Nicole Robertson EHS Representative
Nicole Robertson sits on the Social History Society’s executive committee as a representative of the Economic History Society.
She studied at the University of Nottingham and then lectured at Northumbria University before moving to Sheffield Hallam. Her research interests lie in modern Britain, with particular focus on: the co-operative movement and activism; white-collar workers; and the history of retailing, consumption and consumer society.
Her current research project, ‘The Clerical Profession and the Administrative Revolution: the Rise of the Modern Workplace in Britain, 1919-79’, explores the rise of the twentieth century office and focuses on occupational health, unemployment, professionalisation and gender segregation in clerical work.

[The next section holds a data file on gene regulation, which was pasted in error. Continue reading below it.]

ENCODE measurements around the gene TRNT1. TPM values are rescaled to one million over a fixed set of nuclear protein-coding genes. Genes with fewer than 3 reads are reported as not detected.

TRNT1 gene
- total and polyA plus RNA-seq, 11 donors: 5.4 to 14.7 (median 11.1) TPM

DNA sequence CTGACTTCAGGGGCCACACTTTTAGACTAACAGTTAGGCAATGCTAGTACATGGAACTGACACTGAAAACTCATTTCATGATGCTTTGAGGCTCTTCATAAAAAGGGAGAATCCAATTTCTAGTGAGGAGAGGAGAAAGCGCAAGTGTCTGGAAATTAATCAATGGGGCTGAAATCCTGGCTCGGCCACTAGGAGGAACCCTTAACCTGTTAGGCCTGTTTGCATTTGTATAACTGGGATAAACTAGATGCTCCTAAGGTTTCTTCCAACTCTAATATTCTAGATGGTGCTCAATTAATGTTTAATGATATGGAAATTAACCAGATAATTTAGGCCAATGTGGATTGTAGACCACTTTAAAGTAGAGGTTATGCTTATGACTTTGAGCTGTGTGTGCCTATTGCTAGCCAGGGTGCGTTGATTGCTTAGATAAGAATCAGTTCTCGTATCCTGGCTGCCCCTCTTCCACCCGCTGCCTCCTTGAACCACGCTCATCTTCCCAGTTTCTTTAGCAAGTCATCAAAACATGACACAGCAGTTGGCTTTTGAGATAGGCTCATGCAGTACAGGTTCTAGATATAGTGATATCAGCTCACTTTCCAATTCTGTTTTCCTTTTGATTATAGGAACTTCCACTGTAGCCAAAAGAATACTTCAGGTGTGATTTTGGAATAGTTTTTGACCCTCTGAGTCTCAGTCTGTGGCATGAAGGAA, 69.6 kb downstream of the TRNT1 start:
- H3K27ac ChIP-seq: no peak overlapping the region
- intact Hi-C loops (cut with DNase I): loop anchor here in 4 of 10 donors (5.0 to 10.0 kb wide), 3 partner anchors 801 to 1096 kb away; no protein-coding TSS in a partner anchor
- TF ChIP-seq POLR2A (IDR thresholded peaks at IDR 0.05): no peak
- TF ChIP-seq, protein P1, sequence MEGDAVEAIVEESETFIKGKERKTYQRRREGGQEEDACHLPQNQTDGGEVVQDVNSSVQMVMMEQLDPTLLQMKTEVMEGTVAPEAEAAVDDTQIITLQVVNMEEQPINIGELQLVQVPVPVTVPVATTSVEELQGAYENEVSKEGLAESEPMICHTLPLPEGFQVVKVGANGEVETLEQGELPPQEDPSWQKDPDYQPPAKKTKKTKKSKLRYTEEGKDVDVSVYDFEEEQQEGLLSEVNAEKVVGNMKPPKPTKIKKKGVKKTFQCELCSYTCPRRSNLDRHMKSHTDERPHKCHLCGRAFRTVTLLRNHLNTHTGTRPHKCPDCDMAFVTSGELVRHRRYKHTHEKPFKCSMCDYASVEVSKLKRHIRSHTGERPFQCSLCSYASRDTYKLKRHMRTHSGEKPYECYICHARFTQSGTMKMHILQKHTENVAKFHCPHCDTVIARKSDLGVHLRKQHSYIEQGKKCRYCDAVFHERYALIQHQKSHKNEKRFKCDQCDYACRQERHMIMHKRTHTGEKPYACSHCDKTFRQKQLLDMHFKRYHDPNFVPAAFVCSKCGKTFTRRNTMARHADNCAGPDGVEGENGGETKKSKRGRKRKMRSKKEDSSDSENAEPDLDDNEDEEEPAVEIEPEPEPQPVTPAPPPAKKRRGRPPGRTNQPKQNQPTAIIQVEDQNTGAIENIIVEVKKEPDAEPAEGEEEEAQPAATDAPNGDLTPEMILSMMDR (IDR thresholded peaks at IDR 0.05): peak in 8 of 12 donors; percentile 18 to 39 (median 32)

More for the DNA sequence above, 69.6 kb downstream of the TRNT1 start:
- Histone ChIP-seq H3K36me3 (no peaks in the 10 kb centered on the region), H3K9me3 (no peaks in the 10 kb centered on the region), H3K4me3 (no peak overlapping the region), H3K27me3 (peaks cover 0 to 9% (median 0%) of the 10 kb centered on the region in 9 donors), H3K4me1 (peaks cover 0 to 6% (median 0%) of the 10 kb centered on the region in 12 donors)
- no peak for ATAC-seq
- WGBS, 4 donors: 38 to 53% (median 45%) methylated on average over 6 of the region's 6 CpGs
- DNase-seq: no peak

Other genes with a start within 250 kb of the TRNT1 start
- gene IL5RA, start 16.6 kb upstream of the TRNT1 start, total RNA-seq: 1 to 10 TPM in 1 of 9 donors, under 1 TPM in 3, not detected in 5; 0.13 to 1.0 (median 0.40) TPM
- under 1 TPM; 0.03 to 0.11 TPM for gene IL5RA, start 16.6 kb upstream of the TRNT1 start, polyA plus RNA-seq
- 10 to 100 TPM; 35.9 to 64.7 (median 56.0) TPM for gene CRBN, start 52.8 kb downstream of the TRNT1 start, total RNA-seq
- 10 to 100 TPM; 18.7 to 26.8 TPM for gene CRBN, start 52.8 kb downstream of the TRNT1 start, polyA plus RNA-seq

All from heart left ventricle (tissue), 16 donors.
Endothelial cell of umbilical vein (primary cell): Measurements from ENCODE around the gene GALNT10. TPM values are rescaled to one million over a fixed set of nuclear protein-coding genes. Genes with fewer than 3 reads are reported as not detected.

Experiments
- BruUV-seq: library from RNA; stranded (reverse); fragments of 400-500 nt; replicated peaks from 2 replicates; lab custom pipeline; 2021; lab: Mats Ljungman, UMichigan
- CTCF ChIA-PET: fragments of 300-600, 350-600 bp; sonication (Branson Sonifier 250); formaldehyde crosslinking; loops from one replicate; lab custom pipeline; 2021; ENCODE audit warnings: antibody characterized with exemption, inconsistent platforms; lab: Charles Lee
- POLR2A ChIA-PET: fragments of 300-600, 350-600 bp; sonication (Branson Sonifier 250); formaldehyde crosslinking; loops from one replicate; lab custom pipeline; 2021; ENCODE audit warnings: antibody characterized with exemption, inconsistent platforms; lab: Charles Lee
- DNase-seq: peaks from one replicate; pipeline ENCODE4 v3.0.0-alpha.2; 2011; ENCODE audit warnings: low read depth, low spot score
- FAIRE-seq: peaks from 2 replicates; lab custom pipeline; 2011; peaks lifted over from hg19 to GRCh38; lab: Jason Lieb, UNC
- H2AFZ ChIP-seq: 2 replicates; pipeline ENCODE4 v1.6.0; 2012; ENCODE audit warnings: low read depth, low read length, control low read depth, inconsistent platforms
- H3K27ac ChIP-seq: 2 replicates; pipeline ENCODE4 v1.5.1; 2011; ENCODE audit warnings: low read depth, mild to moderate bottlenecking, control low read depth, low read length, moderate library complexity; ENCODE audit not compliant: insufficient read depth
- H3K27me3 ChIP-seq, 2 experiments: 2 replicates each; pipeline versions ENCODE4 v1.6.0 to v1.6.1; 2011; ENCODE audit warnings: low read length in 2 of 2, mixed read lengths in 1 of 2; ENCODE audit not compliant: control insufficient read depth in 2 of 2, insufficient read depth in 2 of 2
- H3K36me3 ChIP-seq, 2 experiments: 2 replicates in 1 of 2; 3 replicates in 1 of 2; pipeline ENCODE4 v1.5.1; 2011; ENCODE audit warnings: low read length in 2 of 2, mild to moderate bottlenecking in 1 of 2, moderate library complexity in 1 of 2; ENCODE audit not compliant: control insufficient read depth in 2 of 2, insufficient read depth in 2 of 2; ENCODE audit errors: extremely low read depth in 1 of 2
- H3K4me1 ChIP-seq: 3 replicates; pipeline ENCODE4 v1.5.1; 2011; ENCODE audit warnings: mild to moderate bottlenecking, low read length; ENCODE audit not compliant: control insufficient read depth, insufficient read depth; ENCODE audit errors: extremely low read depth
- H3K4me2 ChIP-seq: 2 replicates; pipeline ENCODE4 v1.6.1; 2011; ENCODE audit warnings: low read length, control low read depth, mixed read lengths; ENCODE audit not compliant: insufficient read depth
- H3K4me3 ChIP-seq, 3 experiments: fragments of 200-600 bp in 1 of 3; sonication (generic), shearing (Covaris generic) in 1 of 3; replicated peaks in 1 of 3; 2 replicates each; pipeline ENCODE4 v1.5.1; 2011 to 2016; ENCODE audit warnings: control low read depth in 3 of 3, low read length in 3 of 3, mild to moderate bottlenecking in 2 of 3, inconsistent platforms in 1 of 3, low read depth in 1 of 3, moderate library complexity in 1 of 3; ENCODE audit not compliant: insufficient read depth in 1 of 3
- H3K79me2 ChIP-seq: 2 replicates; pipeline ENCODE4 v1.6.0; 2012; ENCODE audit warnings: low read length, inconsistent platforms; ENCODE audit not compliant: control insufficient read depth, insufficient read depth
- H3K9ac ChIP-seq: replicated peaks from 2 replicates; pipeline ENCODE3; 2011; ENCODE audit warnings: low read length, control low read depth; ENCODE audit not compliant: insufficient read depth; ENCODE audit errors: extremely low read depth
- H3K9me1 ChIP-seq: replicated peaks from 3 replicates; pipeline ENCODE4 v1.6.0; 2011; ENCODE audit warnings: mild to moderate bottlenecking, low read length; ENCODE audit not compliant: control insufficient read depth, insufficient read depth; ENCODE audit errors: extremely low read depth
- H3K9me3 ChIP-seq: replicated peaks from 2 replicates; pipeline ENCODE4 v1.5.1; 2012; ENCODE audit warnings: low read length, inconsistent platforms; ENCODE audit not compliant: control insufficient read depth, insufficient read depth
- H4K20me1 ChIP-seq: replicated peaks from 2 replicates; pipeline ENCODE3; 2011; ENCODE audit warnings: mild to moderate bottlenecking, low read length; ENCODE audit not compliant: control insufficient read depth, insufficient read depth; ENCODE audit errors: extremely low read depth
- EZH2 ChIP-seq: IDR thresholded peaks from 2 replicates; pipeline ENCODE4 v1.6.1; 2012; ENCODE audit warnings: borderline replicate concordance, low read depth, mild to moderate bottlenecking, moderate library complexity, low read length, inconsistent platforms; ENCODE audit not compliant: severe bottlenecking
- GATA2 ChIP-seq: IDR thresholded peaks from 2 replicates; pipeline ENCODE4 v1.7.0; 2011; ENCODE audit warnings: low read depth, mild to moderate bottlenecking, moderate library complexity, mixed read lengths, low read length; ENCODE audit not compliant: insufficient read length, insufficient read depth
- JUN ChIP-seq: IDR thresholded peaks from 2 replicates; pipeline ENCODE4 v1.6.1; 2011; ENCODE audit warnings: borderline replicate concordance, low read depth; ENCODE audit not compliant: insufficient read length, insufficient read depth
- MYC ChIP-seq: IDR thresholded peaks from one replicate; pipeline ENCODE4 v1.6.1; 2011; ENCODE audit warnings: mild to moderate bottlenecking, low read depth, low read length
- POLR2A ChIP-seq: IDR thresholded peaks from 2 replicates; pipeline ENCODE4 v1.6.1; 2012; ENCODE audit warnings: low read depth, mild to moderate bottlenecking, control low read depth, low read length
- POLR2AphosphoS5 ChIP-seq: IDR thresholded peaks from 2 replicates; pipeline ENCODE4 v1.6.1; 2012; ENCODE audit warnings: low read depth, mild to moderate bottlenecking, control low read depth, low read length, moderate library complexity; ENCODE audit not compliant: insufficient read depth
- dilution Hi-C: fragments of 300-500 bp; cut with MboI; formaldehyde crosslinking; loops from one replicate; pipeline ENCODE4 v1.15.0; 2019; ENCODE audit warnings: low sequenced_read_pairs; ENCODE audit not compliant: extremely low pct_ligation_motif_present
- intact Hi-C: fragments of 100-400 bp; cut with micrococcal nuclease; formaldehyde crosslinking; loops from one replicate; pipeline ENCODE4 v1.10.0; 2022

She has received funding for her research from the Economic History Society’s R.H. Tawney Fellowship and the Arts and Humanities Research Council.
- ‘Women at Work: activism, feminism and the rise of the female office worker during the First World War and its immediate aftermath’ in Labour: The British Labour Movement and Working People’s Lives (2017)
- ‘The business of leisure: sport, labour and co-operation in post-war Britain’ in Labor History (2014)
- ‘Collective strength and mutual aid: financial provisions for members of co-operative societies in Britain’ in Business History (2012)
- Consumerism and the Co-operative Movement in Modern British History: Taking Stock (co-edited with Lawrence Black) (2009)